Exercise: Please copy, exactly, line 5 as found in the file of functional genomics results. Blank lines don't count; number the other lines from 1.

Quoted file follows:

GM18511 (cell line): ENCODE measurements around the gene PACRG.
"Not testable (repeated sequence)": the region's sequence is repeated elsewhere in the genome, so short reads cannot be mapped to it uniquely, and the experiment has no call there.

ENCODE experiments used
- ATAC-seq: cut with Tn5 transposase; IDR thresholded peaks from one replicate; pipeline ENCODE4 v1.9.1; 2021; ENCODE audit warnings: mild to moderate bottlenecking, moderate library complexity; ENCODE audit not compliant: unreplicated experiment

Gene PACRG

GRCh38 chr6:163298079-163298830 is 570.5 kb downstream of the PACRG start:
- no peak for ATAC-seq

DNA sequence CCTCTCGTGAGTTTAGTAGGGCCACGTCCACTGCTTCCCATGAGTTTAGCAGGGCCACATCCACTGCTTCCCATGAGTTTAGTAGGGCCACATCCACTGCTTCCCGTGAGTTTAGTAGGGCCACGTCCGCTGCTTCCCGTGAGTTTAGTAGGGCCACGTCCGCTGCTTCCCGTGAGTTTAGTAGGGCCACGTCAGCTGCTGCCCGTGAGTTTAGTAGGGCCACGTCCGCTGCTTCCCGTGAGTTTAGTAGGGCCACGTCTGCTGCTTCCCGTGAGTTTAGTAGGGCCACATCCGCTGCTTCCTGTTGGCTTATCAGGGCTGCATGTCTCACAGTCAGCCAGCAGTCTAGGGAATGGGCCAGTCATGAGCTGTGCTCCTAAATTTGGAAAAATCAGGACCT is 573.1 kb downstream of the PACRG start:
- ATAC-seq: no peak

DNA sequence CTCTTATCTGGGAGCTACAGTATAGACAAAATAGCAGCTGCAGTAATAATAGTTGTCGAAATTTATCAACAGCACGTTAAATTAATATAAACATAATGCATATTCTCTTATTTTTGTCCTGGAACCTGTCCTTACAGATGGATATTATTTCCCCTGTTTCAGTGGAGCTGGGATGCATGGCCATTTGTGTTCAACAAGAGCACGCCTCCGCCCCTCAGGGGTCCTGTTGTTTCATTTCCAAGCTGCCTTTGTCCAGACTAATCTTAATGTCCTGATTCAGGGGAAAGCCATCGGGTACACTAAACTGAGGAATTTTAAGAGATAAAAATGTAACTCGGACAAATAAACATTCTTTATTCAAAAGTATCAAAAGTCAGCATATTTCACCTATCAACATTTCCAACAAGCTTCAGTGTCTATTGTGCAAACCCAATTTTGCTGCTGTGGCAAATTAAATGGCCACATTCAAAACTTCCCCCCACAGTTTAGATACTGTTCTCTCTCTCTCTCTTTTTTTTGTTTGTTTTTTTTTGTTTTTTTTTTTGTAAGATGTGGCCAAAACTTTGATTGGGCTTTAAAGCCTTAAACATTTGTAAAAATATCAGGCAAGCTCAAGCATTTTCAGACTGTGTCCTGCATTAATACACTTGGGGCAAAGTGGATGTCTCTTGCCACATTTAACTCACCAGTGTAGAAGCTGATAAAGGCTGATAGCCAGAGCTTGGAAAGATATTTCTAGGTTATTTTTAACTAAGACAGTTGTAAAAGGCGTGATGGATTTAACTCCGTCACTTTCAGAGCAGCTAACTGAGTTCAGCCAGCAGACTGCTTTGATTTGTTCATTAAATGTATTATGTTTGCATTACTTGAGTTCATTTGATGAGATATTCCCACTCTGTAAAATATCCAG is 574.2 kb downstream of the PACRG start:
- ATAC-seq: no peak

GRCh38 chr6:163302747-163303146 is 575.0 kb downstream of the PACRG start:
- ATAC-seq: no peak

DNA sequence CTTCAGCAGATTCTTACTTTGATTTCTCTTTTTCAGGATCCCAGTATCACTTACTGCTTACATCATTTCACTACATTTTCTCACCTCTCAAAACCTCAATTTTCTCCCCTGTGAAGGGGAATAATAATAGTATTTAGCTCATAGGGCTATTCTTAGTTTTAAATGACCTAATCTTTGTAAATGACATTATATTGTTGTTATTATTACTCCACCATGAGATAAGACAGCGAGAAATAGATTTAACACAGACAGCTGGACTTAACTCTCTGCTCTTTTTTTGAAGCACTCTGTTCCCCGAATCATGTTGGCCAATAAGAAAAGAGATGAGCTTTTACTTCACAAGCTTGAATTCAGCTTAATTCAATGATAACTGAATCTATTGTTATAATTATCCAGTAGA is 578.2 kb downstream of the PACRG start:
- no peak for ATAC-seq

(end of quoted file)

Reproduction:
Gene PACRG